Ghent, Belgium

The Youth Ambassador Project

Integratiedienst, Stad Gent

September 25, 2013

Young people with a migrant background share their stories about their paths to success and the challenges they have overcome

A mayor, a boxer and a bishop walk into a hip-hop video…. It sounds like the beginning of a joke. But, in the Belgian city of Ghent, it’s the culmination of the city’s exceptional efforts to create a welcoming and inclusive city. Launched in celebration of Ghent’s Day against Racism campaign, the video is only one part of the city’s 10-point action plan to eliminate racism and discrimination. An innovative Youth Ambassador project is also helping move the city strategy forward.

A history of integration

Ghent’s modern-day prosperity owes much to its industrial past and the waves of immigrants that have helped fuel the city’s growth. According to Marc Van Acker, of Ghent’s Integration Office, “Ghent has always tried to promote itself as a hospitable city offering opportunities to migrants who find themselves within its boundaries. This city policy is both a translation of and a catalyst for a very vivid civil society that supports this idea of Ghent being a warm and welcoming city. So there is this kind of almost historical inclination to being an inclusive city.”

Today, Ghent is home to over 150 nationalities. Municipal leaders recognize that “good integration of these newcomers into society is very important” and work actively to ensure that Ghent continues to be successful and can be a model of integration to others.

This includes current programs like Making Integration Work in Ghent, which pairs newcomers with local coaches to facilitate their integration. A commitment to doing integration well also means being prepared to look outside its own city walls. In September 2013, Ghent University convened an international research conference on issues of segregation and inequality in European and North American schools.  Later in November, the city of Ghent hosts the EUROCITIES’ annual conference, themed ‘Smart citizens.’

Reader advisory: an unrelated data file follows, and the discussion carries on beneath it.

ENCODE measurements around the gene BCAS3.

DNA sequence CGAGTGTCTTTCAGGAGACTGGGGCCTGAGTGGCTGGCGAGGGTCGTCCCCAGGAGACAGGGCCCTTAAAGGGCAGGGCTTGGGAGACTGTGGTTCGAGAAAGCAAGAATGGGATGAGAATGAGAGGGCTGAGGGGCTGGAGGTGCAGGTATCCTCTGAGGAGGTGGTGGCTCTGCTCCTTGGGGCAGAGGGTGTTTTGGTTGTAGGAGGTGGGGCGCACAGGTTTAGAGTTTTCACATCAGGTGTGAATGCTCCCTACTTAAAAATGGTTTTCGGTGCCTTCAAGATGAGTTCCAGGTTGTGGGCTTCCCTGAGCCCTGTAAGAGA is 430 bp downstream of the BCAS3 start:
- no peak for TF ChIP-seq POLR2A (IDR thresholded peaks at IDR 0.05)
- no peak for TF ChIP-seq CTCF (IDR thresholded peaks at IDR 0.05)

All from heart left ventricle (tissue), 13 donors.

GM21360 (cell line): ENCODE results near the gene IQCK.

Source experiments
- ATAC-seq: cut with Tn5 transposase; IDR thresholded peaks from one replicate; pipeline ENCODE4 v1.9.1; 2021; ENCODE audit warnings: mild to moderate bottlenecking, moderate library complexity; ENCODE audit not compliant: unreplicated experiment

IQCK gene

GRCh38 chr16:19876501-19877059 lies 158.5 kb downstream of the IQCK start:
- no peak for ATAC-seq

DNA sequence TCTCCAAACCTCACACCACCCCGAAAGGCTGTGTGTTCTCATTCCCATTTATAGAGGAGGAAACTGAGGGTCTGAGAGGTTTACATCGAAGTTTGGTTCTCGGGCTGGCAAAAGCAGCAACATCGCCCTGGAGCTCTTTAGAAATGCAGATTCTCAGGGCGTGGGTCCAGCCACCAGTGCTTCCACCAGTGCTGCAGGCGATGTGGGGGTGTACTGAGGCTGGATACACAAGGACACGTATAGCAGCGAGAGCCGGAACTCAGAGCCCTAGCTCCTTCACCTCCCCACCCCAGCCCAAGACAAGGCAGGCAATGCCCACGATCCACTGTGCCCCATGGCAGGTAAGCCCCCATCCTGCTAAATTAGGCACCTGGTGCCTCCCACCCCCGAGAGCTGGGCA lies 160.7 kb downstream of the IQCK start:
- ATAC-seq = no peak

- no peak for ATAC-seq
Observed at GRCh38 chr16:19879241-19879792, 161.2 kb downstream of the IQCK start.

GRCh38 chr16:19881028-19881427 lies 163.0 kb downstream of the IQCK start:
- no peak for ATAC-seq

And, then there is the Ambassador project.

Focus on youth

Since 2006 the City, through Gent, stad in werking’s (Ghent, city at work) Latent Talent project has been working to improve the local labour conditions of second and third generation immigrant youth. This approach focuses on much more than merely improving youth unemployment numbers. It means that their city is working to become a more inclusive place for all migrants and their families. Their long-term goal is to change local attitudes, stereotypes and perceptions.

According to Van Acker: “The Ambassador project is important on different levels. It tackles the many still widespread prejudices and misconceptions about migrants that linger among some of society’s important leading persons, such as teachers or employers. At the same time it is a strong motivator for young migrants who are all too often de-motivated or disappointed. Ambassadors make a plea to society to offer opportunities to migrants and to the latter [youth] to seize these opportunities. They are a constant reminder of the hard work that still has to be done. Paying lip service to the fight against racism is not enough.”

It’s a long-term vision to create a better, more prosperous city for all. The Ambassadors are a key part of this approach.

Who are the Ambassadors?